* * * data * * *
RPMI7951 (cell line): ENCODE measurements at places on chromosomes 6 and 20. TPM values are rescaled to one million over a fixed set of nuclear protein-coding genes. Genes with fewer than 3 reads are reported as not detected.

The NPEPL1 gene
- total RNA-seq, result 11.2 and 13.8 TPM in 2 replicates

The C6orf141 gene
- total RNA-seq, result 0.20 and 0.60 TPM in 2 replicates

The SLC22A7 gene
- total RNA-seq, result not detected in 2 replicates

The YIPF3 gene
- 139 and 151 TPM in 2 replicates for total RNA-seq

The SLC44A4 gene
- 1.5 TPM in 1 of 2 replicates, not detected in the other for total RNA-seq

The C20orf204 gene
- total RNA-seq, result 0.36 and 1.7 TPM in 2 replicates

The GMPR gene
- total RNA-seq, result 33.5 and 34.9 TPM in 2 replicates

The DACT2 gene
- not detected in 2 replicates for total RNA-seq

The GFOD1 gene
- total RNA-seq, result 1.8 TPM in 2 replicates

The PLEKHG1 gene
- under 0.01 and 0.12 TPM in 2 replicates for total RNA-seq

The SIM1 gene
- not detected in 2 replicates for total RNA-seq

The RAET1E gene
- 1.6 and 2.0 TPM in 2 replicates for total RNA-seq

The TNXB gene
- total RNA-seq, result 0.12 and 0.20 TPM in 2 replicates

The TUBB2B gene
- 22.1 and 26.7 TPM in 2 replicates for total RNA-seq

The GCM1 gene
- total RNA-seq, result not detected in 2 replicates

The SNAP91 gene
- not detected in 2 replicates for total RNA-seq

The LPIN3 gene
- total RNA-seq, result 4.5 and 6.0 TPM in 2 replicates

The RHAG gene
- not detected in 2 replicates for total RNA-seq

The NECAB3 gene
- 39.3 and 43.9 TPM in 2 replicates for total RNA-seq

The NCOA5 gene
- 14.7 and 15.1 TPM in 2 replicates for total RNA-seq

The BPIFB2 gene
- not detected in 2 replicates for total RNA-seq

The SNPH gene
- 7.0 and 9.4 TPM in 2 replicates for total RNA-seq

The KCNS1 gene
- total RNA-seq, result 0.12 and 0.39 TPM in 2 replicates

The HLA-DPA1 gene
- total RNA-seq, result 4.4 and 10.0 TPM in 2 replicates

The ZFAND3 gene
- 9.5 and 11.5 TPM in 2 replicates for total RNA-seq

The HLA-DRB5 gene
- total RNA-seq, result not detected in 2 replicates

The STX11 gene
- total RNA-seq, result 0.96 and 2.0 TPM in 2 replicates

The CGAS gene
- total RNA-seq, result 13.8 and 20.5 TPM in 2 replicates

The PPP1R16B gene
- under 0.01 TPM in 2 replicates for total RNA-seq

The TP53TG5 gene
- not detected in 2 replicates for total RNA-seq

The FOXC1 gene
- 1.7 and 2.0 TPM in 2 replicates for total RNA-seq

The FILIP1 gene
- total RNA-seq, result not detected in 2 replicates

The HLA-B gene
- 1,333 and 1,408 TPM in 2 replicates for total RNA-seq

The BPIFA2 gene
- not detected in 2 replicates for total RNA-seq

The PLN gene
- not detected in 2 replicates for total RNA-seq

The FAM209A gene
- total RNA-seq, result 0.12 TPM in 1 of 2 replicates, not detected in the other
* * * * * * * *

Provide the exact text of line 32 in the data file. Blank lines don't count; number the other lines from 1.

The SNAP91 gene